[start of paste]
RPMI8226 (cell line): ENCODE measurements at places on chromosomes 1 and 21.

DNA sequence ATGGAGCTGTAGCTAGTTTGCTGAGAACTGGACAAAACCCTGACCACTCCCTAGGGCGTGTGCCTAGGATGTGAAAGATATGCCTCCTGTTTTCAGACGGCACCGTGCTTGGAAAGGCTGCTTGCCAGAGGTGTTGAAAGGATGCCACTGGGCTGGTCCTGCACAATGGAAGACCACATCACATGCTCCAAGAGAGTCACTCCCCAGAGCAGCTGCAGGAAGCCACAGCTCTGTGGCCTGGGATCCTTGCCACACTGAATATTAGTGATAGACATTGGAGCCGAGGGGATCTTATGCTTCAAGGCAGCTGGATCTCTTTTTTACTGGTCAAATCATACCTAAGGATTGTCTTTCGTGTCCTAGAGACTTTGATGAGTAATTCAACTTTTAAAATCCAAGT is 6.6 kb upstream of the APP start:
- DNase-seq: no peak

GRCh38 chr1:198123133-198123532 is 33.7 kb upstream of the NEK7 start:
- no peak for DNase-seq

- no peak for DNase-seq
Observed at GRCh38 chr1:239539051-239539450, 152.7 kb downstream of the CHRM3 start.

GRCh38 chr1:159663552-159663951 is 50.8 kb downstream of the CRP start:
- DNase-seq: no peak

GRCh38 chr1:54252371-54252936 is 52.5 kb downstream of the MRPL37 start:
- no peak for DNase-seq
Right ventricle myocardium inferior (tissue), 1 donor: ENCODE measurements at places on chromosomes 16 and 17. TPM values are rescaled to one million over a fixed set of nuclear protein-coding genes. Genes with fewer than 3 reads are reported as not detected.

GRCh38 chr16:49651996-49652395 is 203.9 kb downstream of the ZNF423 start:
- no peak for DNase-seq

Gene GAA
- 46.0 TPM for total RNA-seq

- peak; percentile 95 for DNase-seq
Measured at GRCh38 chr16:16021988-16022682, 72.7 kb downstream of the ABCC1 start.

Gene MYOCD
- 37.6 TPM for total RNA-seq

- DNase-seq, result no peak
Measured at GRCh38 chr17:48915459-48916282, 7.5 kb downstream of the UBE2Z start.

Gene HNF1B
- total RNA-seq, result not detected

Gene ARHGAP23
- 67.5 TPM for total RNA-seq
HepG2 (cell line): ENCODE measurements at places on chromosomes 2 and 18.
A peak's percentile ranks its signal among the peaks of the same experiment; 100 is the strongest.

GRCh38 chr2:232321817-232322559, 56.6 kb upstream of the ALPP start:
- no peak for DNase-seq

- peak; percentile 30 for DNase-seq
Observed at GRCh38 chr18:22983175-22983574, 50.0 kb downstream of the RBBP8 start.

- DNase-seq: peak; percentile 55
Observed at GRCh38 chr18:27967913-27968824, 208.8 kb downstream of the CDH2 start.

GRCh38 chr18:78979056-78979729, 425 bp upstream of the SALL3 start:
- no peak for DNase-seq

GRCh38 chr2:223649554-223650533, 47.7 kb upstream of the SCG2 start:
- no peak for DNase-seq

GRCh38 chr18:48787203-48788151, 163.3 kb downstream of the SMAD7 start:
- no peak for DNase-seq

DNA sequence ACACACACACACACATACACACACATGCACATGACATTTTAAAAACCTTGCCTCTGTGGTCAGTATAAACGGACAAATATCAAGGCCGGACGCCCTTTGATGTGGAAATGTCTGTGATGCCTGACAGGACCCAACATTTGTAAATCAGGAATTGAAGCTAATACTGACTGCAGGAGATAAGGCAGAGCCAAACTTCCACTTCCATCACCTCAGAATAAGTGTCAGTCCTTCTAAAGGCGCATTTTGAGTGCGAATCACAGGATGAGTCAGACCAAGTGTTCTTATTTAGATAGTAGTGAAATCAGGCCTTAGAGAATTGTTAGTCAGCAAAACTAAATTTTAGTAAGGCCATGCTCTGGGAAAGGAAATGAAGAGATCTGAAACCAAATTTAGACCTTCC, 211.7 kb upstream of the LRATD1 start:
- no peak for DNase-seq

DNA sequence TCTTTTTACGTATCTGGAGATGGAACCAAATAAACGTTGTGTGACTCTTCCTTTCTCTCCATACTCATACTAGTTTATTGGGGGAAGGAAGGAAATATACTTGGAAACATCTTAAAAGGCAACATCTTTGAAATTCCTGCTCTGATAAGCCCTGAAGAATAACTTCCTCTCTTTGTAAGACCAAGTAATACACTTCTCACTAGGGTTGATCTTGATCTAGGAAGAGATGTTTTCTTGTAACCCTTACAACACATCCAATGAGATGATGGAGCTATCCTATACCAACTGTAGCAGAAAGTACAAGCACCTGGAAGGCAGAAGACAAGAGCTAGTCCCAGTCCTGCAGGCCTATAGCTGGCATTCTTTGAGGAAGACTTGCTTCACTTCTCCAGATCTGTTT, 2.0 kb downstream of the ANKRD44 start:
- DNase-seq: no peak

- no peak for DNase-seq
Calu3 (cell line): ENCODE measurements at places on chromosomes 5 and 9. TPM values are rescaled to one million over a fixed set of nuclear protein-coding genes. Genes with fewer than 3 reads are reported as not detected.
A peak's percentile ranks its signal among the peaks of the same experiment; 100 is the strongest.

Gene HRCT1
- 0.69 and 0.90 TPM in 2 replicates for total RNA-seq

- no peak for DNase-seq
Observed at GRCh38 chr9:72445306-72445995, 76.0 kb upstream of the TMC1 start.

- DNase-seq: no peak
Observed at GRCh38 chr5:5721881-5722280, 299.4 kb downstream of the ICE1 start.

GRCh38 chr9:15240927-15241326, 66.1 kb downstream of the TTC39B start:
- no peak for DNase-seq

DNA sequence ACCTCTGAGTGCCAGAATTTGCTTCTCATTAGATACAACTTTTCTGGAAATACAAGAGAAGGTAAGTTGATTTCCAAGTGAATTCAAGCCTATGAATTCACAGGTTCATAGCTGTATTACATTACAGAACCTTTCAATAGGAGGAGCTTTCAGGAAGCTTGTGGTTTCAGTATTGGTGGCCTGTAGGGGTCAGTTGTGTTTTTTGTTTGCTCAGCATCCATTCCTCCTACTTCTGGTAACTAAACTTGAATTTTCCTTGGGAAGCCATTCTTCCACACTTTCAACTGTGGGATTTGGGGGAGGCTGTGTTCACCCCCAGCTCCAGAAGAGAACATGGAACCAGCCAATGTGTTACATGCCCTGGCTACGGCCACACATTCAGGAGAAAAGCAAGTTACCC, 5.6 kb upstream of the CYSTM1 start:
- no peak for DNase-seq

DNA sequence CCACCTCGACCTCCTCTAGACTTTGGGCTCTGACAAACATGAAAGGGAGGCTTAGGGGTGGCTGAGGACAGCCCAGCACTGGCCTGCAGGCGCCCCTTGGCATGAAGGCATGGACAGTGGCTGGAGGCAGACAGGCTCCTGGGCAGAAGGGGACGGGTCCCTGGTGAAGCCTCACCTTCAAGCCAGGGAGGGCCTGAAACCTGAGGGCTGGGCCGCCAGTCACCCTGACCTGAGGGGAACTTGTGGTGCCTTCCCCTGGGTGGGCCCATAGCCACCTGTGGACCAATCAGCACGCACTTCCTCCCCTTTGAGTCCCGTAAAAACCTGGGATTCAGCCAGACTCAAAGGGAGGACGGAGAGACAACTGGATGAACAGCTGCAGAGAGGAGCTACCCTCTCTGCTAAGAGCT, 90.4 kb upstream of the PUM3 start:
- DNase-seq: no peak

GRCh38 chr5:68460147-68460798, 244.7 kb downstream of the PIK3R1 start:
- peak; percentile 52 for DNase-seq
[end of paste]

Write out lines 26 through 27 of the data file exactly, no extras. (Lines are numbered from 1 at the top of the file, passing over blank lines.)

- 67.5 TPM for total RNA-seq
HepG2 (cell line): ENCODE measurements at places on chromosomes 2 and 18.